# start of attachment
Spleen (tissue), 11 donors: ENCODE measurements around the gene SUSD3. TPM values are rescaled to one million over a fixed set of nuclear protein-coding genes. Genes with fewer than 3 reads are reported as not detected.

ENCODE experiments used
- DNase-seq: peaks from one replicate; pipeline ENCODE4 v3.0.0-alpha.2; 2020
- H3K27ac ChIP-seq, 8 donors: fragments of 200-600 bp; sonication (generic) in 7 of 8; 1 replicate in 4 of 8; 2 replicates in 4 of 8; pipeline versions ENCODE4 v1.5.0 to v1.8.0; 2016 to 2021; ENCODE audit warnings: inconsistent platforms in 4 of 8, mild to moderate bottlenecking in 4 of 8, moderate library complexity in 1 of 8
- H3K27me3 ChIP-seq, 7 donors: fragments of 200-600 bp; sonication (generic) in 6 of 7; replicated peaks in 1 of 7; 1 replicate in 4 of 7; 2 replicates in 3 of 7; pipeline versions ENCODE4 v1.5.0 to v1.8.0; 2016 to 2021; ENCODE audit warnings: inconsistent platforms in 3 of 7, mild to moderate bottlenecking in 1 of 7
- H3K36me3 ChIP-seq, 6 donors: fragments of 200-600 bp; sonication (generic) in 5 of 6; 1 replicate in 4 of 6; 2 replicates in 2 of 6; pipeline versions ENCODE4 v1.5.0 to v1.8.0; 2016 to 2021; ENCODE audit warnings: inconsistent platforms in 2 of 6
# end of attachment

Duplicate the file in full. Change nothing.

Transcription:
Spleen (tissue), 11 donors: ENCODE measurements around the gene SUSD3. TPM values are rescaled to one million over a fixed set of nuclear protein-coding genes. Genes with fewer than 3 reads are reported as not detected.

ENCODE experiments used
- DNase-seq: peaks from one replicate; pipeline ENCODE4 v3.0.0-alpha.2; 2020
- H3K27ac ChIP-seq, 8 donors: fragments of 200-600 bp; sonication (generic) in 7 of 8; 1 replicate in 4 of 8; 2 replicates in 4 of 8; pipeline versions ENCODE4 v1.5.0 to v1.8.0; 2016 to 2021; ENCODE audit warnings: inconsistent platforms in 4 of 8, mild to moderate bottlenecking in 4 of 8, moderate library complexity in 1 of 8
- H3K27me3 ChIP-seq, 7 donors: fragments of 200-600 bp; sonication (generic) in 6 of 7; replicated peaks in 1 of 7; 1 replicate in 4 of 7; 2 replicates in 3 of 7; pipeline versions ENCODE4 v1.5.0 to v1.8.0; 2016 to 2021; ENCODE audit warnings: inconsistent platforms in 3 of 7, mild to moderate bottlenecking in 1 of 7
- H3K36me3 ChIP-seq, 6 donors: fragments of 200-600 bp; sonication (generic) in 5 of 6; 1 replicate in 4 of 6; 2 replicates in 2 of 6; pipeline versions ENCODE4 v1.5.0 to v1.8.0; 2016 to 2021; ENCODE audit warnings: inconsistent platforms in 2 of 6